By LA Weekly
By Henry Rollins
By Weekly Photographers
By Shea Serrano
By Nate "Igor" Smith
By Dan Weiss
By Erica E. Phillips
By Kai Flanders
You don't think there's something hilarious about tripping your brains out and having the police kick in your door and getting your van firebombed by right-wing fanatics and having more sex than you could ever have dreamed of? Maybe it's gallows humor, but it was all incredibly funny at the time - 30 years ago.
We worked hard. After all, we were from Detroit and proud of it. Detroit, the Motor City, where we could build anything. Our parents had fought World War II with the great war machines they built right here in Detroit. B-24 bombers out at Willow Run. Tanks at Dodge Main, and trucks and jeeps, all the materiel the Allies needed. Home of the organized labor movement and good wages. Ford, Chrysler, GM and the MC5.
I still work in music - I have my own band and I play with others, like Pere Ubu, Was (Not Was) and Dodge Main - but back then my band was the MC5. We ruled in Detroit, and 1968 was probably the most dramatic year of the band's existence. It was the flashpoint of the anti-Vietnam War movement (regardless of what P.J. O'Rourke says) and every other social movement of the day. But what you never seem to get is a sense of how much fun it all was. We weren't all hiding out in downtown warehouses cleaning our weapons and planning the revolution. (At least not all the time.)
In October 1968, the MC5 - Rob Tyner, Fred Smith, Dennis Thompson, Michael Davis and myself - had just signed a recording contract with Elektra Records. This was a major cause for celebration in the Motor City. We had been championing Detroit music for years. "High Energy" is how we described it at the time - no holds barred, pedal to the metal. Combining the R&B we heard on WJLB and WCHB, the blues of Howlin' Wolf and John Lee, the new sounds coming in from the Rolling Stones and The Who and the Yardbirds, and the powerful force of the avant-garde "free-jazz movement," we toiled away in small clubs all over the Midwest. Night after night, we worked at perfecting our sound and our stage show. The music was in our blood, and it dripped everywhere. It was very messy.
We rehearsed in a storefront studio in the Cass corridor (we called it the Warren/Forest then). It's on the corner where East Warren Avenue meets the John C. Lodge Expressway in the "inner city" of Detroit. The district was close to Wayne State University and was a little rundown. There were cheap rents and a general feeling of "live and let live." Along the Lodge service drive there was a long block of apartments with a sandstone facade known as "the castle." This was home to characters like the beatnik poets John Sinclair and Jerry Younkins (the first guy I ever met who had beautiful golden shoulder-length hair), jazz musicians Charles Moore and Joseph Jarman, a coterie of exotic slum goddesses and a revolving cast of ne'er-do-wells. North of this, on the corner, was a series of two-story commercial structures with storefronts below and what used to be a dentist's office above. The reefer smoke billowed out of these buildings. The storefronts housed the Detroit office of the Committee To End the War in Vietnam, the Fifth Estate (the underground newspaper), the Artists Workshop and, later, the MC5's rehearsal space. The upstairs became the band's communal home. From there I watched the city of Detroit go to war in the riots of the long hot summer of 1967. I watched tanks and armored personnel carriers from my bedroom window. Tanks rolling across Warren Avenue. I was arrested by the Army just up the street for being a suspected sniper - I had a telescope in my window. A hot time in the old town tonight. Yikes!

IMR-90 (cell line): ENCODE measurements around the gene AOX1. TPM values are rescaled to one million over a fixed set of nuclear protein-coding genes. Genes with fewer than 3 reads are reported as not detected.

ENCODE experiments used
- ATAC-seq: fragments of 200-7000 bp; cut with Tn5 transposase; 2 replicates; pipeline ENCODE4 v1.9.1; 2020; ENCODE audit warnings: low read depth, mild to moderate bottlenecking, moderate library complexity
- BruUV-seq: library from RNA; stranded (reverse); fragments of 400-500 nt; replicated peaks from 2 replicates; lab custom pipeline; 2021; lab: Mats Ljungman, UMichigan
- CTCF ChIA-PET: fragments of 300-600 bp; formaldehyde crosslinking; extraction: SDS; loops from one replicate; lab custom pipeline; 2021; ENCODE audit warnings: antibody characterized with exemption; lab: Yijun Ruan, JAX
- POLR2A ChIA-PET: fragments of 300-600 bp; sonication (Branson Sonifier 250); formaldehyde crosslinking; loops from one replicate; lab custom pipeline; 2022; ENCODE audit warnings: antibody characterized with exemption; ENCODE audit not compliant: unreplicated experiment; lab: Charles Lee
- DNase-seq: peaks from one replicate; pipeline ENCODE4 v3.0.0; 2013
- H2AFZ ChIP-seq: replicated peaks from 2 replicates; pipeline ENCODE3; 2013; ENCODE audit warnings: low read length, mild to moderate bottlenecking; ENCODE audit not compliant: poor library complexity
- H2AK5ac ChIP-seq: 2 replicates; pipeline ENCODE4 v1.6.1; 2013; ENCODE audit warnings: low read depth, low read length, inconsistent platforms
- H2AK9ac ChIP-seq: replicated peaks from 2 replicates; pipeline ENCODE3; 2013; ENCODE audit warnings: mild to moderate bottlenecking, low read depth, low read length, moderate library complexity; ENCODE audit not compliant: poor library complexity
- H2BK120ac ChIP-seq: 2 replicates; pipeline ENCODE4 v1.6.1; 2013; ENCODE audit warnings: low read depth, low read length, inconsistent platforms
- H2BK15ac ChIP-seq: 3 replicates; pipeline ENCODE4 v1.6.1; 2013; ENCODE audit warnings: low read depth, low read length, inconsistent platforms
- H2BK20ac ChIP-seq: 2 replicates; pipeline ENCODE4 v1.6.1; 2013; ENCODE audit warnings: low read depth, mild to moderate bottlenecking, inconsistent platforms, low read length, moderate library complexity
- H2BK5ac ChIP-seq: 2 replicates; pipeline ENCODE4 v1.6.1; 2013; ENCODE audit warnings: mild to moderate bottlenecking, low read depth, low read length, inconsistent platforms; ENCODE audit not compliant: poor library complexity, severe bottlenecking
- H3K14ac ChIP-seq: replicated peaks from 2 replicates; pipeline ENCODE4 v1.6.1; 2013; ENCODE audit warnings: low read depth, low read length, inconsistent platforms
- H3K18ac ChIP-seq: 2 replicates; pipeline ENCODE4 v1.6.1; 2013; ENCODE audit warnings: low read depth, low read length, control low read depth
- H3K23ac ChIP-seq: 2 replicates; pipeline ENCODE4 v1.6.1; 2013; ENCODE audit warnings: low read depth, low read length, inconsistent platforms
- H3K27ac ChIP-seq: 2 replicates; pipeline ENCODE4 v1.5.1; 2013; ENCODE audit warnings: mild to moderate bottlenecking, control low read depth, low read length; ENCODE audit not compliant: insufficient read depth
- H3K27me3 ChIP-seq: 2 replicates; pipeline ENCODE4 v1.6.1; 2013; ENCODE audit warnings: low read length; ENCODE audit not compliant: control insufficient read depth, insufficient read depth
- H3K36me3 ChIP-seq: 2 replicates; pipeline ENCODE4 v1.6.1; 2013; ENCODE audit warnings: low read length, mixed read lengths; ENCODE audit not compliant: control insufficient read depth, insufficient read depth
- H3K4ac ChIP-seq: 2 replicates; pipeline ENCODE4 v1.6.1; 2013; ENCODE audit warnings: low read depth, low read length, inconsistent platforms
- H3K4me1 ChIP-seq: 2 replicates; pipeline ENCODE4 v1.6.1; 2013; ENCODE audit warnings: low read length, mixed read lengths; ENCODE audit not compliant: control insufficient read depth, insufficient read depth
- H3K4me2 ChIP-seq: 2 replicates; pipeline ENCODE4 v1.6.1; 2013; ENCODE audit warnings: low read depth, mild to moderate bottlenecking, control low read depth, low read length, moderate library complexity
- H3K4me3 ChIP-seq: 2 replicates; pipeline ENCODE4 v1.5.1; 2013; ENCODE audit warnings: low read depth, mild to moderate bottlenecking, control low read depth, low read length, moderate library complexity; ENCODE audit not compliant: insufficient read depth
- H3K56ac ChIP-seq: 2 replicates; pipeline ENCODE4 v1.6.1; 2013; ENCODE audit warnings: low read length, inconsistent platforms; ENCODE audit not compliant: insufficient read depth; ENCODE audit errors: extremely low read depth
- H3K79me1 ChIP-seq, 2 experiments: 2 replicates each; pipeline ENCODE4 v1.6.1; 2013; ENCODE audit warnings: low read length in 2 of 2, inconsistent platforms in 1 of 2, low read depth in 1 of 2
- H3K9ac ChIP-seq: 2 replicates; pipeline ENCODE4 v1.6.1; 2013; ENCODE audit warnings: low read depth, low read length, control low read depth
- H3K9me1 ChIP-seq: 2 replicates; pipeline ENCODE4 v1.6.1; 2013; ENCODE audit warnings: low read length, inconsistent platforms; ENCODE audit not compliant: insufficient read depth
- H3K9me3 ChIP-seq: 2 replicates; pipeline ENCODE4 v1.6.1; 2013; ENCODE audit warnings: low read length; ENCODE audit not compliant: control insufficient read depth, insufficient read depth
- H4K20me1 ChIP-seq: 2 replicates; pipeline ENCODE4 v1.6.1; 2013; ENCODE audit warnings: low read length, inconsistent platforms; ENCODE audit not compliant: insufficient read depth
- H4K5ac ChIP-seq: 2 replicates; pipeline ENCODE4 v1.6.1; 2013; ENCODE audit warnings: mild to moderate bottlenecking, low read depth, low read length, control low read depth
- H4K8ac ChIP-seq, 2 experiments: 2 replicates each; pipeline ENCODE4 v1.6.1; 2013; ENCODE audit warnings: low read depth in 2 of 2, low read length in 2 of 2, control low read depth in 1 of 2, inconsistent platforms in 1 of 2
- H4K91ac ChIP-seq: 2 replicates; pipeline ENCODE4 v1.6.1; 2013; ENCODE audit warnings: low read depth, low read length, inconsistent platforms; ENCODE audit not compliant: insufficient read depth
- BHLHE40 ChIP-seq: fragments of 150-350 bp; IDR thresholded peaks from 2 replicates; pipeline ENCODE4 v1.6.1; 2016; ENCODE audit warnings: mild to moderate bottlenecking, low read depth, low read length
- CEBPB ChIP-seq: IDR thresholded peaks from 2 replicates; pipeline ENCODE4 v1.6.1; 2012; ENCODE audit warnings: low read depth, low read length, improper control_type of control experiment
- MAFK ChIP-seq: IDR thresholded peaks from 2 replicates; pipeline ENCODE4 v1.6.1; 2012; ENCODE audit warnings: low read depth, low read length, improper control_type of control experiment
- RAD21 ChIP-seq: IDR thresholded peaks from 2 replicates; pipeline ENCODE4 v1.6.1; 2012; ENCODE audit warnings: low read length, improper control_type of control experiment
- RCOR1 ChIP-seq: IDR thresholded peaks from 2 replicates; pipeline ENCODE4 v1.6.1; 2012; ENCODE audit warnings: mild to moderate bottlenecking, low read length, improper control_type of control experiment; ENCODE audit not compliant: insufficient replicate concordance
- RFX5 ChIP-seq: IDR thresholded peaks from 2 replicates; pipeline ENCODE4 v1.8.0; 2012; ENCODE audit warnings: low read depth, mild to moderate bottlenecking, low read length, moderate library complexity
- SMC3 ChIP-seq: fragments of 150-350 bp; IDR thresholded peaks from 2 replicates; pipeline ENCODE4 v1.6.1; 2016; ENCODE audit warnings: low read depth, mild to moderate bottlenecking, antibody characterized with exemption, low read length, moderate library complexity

That corner in Detroit was, for me at least, the center of the known universe. Late nights were spent tripping on acid, smoking the best Mexican herb to be found, listening to Sun Ra, John Coltrane and Albert Ayler, and plotting the future. Our political idols were the Black Panther Party and crazed poets like Allen Ginsberg, Charles Olson and Ed Sanders. These guys were talking in terms we could relate to: "It's time to move, brothers." Man, did we plot. Pot plotting? Plot potting? Anyhow, we sure did have the whole thing figured out. We were convinced, committed. We sure were. I was. "Pure and Accurate," we called ourselves - all with a wink and a laugh and great camaraderie.
The epicenter of the music scene was the Grande Ballroom. It's still there at Grand River and Beverly, a block south of Joy Road. The Grande ("Grand-ee") was built in the 1930s, the era of the big bands, and it was magnificent. The ballroom itself was on the second floor, up a huge, wide, red-carpeted staircase. The dance floor was large enough to accommodate 1,500 patrons and still not be shoulder-to-shoulder. The ceilings were so high you felt like you were outdoors. Surrounding the great wooden floor (perfect for gliding, dancing feet) was a breezeway with Moroccan arches, good for watching the action, strolling the perimeter and chatting. The Grande was so big it covered an entire city block. There were light shows in the style of San Francisco's Fillmore. The Magic Veil Light Company created an otherworldly psychedelic atmosphere in the cavernous dancehall.
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